I read a great post yesterday from Craig Mod, one of the people behind Flipboard for iPhone, about how he adapted a book he co-authored, calledArt Space Tokyo, for digital publishing platforms. The post talks a lot about publishing, social reading, and Kickstarter, but what I found most interesting is the sentiment that analog copies of books should not simply be stuffed into a digital medium. In other words, turning a book into an e-book shouldn’t just be a 1:1 conversion – which is what we’ve been seeing a lot of over the past two years of the iPad.
According to Craig, the characteristics of a book, such as the illustrations, typography, and layout, all have to be adapted when turned into an .epub format, to accomodate the various sizes of e-reading devices. An iPhone 4S has a smaller screen than a Retina iPad, which has a smaller (but more dense) screen than a 27″ iMac – and so the experience has to be optimized for each of these different screen sizes. This is also something that Oliver Reichenstein of iA discussed at length in his excellent interview on the Verge (this isn’t quite about consumption any more, but it’s still relevant).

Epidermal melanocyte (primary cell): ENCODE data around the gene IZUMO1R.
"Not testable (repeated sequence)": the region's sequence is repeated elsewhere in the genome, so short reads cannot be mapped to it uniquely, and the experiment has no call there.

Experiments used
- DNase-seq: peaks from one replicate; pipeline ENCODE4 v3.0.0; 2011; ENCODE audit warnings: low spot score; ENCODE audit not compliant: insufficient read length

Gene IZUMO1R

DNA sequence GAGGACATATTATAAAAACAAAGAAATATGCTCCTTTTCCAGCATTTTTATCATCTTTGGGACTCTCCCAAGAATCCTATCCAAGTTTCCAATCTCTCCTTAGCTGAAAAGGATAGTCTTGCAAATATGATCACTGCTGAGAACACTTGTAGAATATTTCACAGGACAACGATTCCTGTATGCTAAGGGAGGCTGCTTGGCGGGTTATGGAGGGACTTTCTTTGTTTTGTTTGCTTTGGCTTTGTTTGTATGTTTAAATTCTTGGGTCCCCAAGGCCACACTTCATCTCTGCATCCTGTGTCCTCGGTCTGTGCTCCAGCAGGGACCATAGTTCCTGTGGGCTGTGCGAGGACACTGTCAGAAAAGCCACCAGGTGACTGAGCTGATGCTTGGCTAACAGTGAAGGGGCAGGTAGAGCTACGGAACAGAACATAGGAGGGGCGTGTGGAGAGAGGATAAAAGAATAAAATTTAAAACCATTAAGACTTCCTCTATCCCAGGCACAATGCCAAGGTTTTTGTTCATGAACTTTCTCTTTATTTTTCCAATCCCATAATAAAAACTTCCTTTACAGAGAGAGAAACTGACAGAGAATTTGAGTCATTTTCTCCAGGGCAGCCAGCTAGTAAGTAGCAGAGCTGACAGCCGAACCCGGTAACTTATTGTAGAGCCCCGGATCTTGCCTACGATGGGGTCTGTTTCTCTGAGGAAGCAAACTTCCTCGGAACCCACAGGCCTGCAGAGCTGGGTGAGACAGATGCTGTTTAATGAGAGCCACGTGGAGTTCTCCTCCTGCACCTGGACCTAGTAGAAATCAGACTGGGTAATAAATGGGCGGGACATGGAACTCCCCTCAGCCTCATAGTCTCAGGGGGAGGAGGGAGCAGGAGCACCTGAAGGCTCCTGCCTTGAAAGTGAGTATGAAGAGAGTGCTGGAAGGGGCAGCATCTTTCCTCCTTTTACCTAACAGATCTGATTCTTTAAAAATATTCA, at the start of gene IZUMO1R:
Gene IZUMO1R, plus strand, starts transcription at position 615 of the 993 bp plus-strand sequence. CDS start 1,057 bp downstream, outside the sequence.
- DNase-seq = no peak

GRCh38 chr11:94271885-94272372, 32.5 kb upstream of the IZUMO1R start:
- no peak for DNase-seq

As I consume more and more of my content on devices like the iPhone and iPad, I’m learning to appreciate when people take the time to get digital right. I’m not just talking about being careful about skeuomorphism either. I’m talking about really sitting down and thinking about how people interact with an app – where and how they sit, whether they prefer to tap or swipe, how they perceive an app’s overall form – to make sure the experience makes sense, and feels right.